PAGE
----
By comparison, “in a strong college-going culture, everyone understands this is a shared value or goal, and understands what their role in that might be,” said Antonio, who teaches and does research in Stanford’s Graduate School of Education.
When its original group of fifth-graders entered ninth grade this past fall, Compass 2 Campus moved with them into eight Whatcom and Skagit high schools.
As the ninth-graders move up, the program is designed to grow with them — helping them prep for the SAT and ACT, fill out college applications, apply for financial aid.
Anderman, at Ohio State, said mentoring has to go beyond self-esteem building to be helpful. Schools need something more robust than an army of young cheerleaders; they need instructional methods and strategies to help students master concepts.
Shepard, who runs Compass 2 Campus, said the mentor training includes that kind of work. Mentors encourage the younger students to come up with answers on their own, find ways to engage them in the classwork, and use thoughtful and responsive listening.
While it’s too soon to know whether students who are mentored through the program will attend college in greater numbers — and if they do, whether it’s directly because of the program — the mentors are in high demand among schools in Northwest Washington.
Shepard says she has had to turn some school districts down simply because they are too far away from Western and its student mentors to be practical.
The Dream Project
Compass 2 Campus is one of a growing number of programs that employ college-age mentors to work in the K-12 classroom.
A similar one with a longer track record is the University of Washington’s Dream Project, which has helped boost college-going among graduating high-school seniors by 15 to 20 percent since it began nine years ago.
The Dream Project starts in a student’s junior year. UW students tutor high-school students in classes where they need extra help, assist in studying for the SAT or ACT and help fill out college applications. The program, funded by the Gates Foundation, reaches 16 low-income schools in the Seattle area.
Last year, the Dream Project won a $2 million federal grant to also work with middle-school students. So as Compass 2 Campus moves into high schools, the Dream Project is reaching down into middle schools.
The two programs are aware of each other, and have compared notes.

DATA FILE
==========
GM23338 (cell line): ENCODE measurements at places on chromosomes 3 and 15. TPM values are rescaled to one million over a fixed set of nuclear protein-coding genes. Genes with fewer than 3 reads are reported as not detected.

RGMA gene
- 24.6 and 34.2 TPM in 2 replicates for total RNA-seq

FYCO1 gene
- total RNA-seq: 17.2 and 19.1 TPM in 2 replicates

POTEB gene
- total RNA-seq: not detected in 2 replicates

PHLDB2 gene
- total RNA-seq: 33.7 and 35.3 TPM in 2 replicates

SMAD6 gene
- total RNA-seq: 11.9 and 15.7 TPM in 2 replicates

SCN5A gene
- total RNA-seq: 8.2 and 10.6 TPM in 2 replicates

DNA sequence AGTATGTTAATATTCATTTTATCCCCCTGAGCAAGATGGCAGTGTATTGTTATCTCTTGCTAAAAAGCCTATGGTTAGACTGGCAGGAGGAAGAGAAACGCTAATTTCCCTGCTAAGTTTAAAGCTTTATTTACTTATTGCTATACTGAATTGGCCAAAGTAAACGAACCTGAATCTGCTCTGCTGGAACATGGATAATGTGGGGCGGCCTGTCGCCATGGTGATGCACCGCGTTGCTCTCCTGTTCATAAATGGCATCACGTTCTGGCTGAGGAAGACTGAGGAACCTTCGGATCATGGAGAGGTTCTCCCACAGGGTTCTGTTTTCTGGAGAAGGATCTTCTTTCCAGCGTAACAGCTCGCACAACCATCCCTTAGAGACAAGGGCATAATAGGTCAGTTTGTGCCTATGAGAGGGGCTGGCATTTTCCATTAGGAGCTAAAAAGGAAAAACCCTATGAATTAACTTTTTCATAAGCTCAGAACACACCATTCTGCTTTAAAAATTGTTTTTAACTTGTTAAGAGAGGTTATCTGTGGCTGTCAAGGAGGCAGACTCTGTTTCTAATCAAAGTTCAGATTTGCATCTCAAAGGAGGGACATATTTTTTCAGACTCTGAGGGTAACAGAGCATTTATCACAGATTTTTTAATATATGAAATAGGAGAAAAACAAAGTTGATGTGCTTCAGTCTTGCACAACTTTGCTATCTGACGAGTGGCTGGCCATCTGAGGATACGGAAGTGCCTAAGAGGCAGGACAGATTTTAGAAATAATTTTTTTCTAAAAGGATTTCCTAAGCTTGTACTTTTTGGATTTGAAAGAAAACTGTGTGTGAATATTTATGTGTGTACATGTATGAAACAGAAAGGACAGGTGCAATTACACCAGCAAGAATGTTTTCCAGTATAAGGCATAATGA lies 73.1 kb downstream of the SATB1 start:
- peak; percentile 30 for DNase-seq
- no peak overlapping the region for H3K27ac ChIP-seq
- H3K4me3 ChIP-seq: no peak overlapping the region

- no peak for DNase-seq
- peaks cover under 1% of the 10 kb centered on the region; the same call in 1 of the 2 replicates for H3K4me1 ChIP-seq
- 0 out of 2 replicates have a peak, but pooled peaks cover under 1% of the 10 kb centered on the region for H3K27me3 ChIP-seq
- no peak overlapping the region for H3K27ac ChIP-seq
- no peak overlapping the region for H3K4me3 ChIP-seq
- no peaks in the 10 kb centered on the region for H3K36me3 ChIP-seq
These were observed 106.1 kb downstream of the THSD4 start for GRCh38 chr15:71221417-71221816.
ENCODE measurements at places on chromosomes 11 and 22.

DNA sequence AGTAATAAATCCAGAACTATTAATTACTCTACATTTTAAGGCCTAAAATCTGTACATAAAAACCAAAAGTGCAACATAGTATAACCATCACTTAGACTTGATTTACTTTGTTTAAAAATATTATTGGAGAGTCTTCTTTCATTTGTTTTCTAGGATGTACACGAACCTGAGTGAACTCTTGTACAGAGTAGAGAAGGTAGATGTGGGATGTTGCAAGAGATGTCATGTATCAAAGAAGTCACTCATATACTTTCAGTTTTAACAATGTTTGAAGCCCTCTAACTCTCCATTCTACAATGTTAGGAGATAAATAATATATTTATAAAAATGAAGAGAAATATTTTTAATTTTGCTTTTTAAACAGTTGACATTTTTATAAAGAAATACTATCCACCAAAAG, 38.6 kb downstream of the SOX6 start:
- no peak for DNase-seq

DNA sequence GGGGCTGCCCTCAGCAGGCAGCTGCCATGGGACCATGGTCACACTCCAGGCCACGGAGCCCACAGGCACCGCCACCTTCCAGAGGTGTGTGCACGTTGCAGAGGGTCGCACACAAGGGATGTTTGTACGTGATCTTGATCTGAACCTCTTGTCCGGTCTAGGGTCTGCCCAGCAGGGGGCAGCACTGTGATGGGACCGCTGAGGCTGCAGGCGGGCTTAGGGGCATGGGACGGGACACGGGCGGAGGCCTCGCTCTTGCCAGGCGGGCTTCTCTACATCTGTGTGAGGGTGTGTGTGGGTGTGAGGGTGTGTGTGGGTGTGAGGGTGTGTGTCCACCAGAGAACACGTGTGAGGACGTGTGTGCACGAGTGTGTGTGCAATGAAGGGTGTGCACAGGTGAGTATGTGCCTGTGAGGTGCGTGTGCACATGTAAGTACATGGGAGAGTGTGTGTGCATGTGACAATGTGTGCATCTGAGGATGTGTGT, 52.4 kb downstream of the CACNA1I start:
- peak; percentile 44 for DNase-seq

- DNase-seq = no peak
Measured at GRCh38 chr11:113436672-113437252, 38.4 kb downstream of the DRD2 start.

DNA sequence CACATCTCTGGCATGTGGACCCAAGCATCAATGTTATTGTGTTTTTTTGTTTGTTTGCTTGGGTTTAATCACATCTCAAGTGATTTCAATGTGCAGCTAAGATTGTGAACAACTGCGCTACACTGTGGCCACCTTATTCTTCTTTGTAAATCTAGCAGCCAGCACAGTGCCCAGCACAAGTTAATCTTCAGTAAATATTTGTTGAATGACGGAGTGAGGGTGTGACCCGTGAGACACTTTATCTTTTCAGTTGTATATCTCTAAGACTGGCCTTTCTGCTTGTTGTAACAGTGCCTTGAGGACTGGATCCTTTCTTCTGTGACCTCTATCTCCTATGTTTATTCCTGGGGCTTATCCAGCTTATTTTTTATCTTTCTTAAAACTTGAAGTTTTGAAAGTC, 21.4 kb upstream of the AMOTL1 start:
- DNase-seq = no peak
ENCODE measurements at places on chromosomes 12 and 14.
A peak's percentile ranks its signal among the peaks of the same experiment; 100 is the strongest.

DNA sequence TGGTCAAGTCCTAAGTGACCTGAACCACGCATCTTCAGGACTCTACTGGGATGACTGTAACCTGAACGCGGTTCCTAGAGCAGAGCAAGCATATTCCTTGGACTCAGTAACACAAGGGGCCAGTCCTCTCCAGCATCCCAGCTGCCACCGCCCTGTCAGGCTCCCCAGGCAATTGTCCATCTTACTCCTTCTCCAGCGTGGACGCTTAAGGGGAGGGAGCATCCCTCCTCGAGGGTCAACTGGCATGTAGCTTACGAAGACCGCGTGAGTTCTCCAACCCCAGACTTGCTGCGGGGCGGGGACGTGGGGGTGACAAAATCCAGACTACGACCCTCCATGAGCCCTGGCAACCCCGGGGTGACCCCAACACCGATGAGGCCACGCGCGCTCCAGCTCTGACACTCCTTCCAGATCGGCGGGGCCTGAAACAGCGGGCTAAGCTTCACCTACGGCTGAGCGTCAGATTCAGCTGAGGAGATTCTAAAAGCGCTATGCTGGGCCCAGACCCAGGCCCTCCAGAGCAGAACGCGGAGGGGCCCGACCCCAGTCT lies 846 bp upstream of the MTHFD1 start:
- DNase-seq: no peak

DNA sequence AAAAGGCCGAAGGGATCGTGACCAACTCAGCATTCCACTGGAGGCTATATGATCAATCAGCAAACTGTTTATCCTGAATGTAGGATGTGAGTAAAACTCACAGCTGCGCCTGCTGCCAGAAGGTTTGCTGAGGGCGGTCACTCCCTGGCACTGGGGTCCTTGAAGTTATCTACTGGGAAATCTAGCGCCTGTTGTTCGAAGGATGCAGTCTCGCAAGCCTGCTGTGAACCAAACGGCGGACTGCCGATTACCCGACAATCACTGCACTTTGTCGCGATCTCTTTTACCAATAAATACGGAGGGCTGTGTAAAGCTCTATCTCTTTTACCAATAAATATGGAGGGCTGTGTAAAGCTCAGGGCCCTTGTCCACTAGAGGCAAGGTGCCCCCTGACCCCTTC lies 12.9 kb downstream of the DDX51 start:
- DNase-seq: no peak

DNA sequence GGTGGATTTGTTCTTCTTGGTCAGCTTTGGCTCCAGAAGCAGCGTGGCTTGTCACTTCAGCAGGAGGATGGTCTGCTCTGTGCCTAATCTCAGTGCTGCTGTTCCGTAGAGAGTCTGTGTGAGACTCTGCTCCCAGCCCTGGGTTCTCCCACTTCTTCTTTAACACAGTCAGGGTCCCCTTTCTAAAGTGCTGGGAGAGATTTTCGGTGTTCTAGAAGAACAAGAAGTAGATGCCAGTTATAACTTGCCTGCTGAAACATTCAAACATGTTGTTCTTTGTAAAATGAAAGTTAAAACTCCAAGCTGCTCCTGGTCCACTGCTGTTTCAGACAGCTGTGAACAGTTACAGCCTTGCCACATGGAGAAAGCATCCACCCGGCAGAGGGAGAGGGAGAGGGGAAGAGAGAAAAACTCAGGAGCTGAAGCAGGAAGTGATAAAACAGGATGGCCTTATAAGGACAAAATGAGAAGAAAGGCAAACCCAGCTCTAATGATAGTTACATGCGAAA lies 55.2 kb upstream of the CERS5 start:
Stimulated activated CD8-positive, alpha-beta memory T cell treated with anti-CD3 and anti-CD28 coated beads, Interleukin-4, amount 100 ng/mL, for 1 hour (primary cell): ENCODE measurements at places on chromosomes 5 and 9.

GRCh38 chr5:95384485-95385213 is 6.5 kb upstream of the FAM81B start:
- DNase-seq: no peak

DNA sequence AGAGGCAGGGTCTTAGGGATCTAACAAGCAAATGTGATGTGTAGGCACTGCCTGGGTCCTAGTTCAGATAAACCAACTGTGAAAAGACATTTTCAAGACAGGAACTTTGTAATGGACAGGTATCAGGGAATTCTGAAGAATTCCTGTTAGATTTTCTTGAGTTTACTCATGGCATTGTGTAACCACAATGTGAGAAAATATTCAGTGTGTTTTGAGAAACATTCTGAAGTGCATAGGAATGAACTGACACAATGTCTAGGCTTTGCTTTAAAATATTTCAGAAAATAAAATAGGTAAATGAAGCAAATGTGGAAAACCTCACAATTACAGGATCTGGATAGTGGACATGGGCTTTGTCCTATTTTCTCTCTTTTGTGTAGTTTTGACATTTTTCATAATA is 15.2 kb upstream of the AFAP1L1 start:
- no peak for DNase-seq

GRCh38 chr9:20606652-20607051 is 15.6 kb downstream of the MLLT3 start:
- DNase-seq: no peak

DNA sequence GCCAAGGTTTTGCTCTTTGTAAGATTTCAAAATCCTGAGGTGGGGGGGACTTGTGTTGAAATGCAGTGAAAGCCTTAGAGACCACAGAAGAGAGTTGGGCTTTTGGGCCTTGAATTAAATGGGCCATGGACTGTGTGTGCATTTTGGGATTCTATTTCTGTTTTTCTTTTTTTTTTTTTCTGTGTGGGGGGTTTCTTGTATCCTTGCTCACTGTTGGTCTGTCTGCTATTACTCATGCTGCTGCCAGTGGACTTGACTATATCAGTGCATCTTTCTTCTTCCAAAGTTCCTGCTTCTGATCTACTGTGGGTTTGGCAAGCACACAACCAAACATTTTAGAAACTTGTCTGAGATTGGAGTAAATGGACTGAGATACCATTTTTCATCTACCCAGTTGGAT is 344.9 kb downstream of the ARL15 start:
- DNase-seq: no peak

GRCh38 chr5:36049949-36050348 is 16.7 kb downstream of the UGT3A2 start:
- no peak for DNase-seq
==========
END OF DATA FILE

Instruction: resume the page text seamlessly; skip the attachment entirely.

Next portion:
The Dream Project spends, on average, about $280 over two years for each student helped by the program. Like Compass 2 Campus, it relies on a skeleton staff, and the students are volunteers — indeed, they’re paying the university to take a course.
Compass 2 Campus is similarly inexpensive — it spends only about $34 a year for each student touched by the program, Shepard said.
Compass 2 Campus recently began expanding to Skagit Valley College and Whatcom Community College. Students there who serve as mentors can earn credit for their work if they transfer to to Western.
Mentors benefit, too
Compass 2 Campus mentors who repeat the program can choose to stay with some of their mentored students, forming a closer bond with them, but it’s not a feature of the program.
That continuity is possible, though, because Western students can repeat the course up to five times for credit.
WWU senior Alexa Tucker, a Compass 2 Campus mentor for all four years of her college career, decided to follow two Shuksan Middle School students whom she met when the boys were in sixth grade. She promised them she would follow their careers through school.
One day last month, Tucker sat in a common study area at Squalicum High School, helping one of the boys, Julian Gonzalez, and another student prep for a biology test.
It was clear that Gonzalez and Tucker were comfortable with each other. She kept him focused as they went over key biology terms, cajoling answers out of him, helping strategize ways to remember certain facts and make associations between concepts.
Gonzalez, shy and sheepish, wore a good-natured grin throughout the study session. While Tucker drilled him with questions about the biological terms and processes, she also offered gentle encouragement.
Shepard said an important component of the program is helping budding teachers develop teaching styles of their own. That points to another potential benefit of the program: its effect on the mentors themselves.
The University of Wisconsin-Green Bay has started requiring applicants to its School of Education to first become a mentor with Phuture Phoenix, because the program allows students to experience teaching before they commit themselves to the major.
“A mentorship may lead a teacher-in-training to a deeper understanding of the challenges of the job” earlier in their careers, said Kaufman, of Green Bay.
Before Compass 2 Campus, Tucker wanted to be an elementary teacher. Now she wants to teach middle-school students.
Larry Wright, the former CEO of MENTOR: The National Mentoring Partnership, is a big fan of college mentoring programs, often known as peer-to-peer mentors. Wright was executive director of Washington State Mentors before he took the national job, and has watched Compass 2 Campus grow up.
“I could say something to a 14-year-old, and a 21-year-old could say the exact same thing,” Wright said, and “for a lot of reasons, it’s going to resonate more” coming from a younger person.
Katherine Long: 206-464-2219 or firstname.lastname@example.org. On Twitter @katherinelong.